European Sovereign and Rates Strategy update| What if rates stay higher for longer?

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Macro context and the ECBs strategy

  • Growth prospects: a recession has apparently been dodged, but what about the speed of recovery? After the positive surprises in 4Q22 and 1Q23 GDP figures, growth forecast revisions seem more likely to be to the upside than rather the contrary. All in all, a growth rate for the area of 1%- 1.5% (but definitely not more) in FY23/FY24 is the best (hawkish?) credible/feasible scenario.
  • Credit conditions: the air is definitely getting thinner. The gradual soaking up of its liquidity components (TLTRO III repayment, geared-up APP roll-off) when combined with the still-ongoing cycle of rate increases will very likely “leverage” the pass through of monetary conditions to the real economy.
  • Inflation: the focus is clearly now on core (more resilient) components. Even assuming that headline inflation may have peaked and that we could see some moderation in the months ahead (with 4 - 5% YoY as a feasible reading for 2H23 prints), core inflation (lagging headline) is now the main focal point (unlikely to correct significantly below 5% until late 2023 or 1H24, in our view).
  • The ECBs strategy: At this stage we are inclined to believe that the ECB may take a pause (albeit not necessarilly finish) in the hiking cycle at 3.50% (Depo Facility rate) just to look at macro developments while progressing on with the rest of the toolkit (liquidity retrieval). Also important, we struggle to buy the scenario of a reversion of rates in 10-12 months’ time and rather see rates being maintained at close to their peak for longer (barring accidents).


Rates Outlook

  • We still see real rates as the main driver of nominal yields. we believe that there may be more room left to the upside. We still expect Bund yields to stand at around or somewhere above 2.50% in 2H23 (3.20% for the 10Y swap). However, in the short term, banks risk profile is the main (dovish) driver: the risk factor related to potential episodes of bank stress seems unlikely to recede any time soon.
  • Slopes: the end of flattening/inversion is close, but the time for the end-of-cycle related bull-steepening may not have arrived either.
  • Asset swap spreads still stand above fair value: further compression is foreseeable, but the timing may be impacted by eventual risk-off episodes. The recent market turmoil has pushed asset swap spreads higher (natural risk-off reaction) with the short tenors now looking the most deviated. However, we believe that we should see some gradual compression in the medium term..


Peripherals sovereign issuance activity: their watchword is frontloading

  • In gross terms: peripherals took advantage of RV positive market conditions in 1Q23 frontloading their funding programmes for this year (Italy and Spain at c.46%, Portugal at 56%). In net terms: Italy and Portugal have covered more than their FY23 net target and Spain is at 75% of its net funding needs. Considering the ECB’s APP roll-off, Portugal has already fully covered its net recourse to the market, Italy 90%, and Spain 62%.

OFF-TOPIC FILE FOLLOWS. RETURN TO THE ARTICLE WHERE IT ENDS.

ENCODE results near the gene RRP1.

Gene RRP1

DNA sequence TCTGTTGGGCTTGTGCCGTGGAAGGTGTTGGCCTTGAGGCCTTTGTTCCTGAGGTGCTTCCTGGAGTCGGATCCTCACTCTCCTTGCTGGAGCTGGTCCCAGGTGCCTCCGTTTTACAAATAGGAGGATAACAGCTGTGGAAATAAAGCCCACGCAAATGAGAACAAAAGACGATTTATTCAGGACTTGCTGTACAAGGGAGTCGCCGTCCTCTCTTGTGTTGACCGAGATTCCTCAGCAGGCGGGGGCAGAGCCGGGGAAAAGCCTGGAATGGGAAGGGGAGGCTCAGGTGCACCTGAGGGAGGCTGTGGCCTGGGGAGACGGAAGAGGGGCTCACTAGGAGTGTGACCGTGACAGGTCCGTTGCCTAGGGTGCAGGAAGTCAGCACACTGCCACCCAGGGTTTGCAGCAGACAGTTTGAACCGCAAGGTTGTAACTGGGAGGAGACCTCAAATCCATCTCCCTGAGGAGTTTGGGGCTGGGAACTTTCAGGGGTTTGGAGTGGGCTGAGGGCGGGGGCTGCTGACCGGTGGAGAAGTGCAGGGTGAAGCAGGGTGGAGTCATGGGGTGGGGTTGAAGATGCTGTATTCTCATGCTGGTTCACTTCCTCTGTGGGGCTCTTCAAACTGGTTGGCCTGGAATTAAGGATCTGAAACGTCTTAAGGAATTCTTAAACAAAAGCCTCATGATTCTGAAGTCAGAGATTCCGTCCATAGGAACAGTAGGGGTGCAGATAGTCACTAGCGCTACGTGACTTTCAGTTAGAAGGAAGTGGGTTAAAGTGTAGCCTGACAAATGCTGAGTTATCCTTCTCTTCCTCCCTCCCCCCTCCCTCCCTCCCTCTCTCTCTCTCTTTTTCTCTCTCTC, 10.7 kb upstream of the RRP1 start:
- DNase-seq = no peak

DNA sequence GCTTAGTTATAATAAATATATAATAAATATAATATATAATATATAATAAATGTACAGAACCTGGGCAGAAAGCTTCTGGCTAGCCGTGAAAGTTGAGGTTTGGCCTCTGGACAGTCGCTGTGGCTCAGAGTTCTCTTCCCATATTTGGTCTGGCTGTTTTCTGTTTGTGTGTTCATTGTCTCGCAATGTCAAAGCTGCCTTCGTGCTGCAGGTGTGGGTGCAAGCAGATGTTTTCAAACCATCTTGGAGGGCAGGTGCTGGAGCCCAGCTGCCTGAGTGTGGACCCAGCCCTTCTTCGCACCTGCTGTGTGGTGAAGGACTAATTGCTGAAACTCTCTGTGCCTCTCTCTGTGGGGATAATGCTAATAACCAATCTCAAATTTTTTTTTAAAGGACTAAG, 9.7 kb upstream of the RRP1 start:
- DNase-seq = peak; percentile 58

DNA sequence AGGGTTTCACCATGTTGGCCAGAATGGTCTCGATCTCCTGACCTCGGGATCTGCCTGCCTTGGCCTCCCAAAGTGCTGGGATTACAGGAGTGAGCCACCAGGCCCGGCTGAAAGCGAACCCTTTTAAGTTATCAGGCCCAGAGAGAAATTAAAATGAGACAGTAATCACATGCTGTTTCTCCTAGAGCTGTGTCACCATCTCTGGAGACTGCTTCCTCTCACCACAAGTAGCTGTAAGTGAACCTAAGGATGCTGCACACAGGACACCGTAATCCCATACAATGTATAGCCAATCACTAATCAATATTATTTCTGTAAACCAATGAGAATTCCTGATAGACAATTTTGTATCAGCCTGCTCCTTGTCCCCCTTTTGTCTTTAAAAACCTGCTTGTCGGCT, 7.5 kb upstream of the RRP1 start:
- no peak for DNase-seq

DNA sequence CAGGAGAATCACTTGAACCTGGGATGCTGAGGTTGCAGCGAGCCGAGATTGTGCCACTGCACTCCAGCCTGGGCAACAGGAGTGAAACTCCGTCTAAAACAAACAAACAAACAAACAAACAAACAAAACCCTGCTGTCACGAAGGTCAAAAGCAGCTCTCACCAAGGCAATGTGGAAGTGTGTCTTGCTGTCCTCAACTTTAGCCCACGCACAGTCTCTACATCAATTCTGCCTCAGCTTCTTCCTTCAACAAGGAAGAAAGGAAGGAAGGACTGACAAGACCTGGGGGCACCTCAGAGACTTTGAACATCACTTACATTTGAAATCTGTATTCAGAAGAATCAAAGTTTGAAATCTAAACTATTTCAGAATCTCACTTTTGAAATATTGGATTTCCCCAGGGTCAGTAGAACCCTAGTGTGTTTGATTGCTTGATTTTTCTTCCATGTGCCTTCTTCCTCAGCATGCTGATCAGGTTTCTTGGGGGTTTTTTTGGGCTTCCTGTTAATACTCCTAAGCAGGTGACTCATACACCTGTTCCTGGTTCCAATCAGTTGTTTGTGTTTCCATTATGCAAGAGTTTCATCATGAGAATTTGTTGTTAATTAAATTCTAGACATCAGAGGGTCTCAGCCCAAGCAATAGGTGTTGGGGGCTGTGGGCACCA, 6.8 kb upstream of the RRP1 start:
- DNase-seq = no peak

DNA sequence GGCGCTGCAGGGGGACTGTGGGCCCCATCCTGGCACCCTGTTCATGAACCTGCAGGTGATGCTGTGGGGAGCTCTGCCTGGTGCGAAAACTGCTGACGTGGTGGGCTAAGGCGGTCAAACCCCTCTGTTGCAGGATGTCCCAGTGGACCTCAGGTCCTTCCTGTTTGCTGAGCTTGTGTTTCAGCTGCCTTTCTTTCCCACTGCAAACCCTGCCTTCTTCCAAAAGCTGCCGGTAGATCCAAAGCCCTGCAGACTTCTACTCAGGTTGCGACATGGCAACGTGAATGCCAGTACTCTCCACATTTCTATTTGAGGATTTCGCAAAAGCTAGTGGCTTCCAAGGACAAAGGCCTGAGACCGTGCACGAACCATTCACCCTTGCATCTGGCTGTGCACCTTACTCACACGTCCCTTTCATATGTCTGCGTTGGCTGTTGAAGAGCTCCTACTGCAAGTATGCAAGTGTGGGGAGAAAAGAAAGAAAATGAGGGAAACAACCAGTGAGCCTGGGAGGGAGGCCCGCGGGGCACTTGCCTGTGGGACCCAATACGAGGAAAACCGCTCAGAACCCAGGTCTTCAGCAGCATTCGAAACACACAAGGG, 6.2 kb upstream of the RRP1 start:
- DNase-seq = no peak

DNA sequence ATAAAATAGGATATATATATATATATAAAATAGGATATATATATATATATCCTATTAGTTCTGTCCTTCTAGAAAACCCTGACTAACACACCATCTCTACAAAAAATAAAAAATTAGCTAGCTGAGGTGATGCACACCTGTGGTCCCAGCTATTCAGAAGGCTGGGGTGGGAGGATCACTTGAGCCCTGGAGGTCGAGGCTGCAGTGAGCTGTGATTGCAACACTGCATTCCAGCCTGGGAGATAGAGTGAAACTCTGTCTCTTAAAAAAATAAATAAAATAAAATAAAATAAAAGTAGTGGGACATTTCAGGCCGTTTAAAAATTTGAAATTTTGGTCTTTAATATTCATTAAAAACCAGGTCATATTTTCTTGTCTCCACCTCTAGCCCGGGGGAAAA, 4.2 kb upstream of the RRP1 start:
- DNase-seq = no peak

• Looking ahead, we expect: i) a slight moderation in Spanish net issuance in 2Q23, but with a higher level of net supply in 3Q23 due to the lack of any redemptions; ii) a significant decrease of net issuance level for Italy in the remainder of the year (even negative by c.EUR25bn in 2H23); iii) with the aim of limiting the supply to institutional investors in June (due to the lack of relevant redemptions and for the TLTRO repayment), Spain and Portugal might decide to launch a new 10Y benchmark in May. Italy has already announced it will offer a new retail BTP (BTP Valore) in June and we do not expect any institutional syndications in 2Q23


Peripherals relative value

  • We maintain our view of a slight market bias toward higher spreads by the end of 1H23 with a flattening of the credit curves as the overall blurred context on banks potential stress (globally) combines with a gearing up of the liquidity withdrawal (TLTRO III.4 repayment in June and APP roll-off in 2H23): we still see room for some core-peripherals spreads widening in 2H23 (but the peaks observed in 2022 will not be visited, in case we expect 110/115bp for SPGBs and around 200bp for BTPs). For the latest part of this year, thanks to the lower net supply and based on the hypothesis that the ECB pauses its hiking cycle, the outlook for peripherals may become more benign, in particular for tenors up to 5Y.
  • SPGBs: the Spanish credit curve in the 10Y-30Y area continues to be steeper vs. Italy. In particular, the SPGB 15Y area looks cheap in historical terms, notably in RV terms vs. peers. 10Y target for end 2H23 at +90-105bp vs. the Bund.
  • BTPs: the highest value for the Italian curve continues to be in the 5Y-10Y area. After a tepid approach from foreign investors in 2H22 and 1Q23, we expect them to limit their underweight on Italy. 10Y target for end 2H23 at +170-185 vs. the Bund.
  • PGBs: should benefit from a rather reduced net recourse to the market for the rest of the 10Y target for end 2H23 at +75-90 vs. the Bund and a steepening of the 2Y-10Y credit curve to 80-85bp.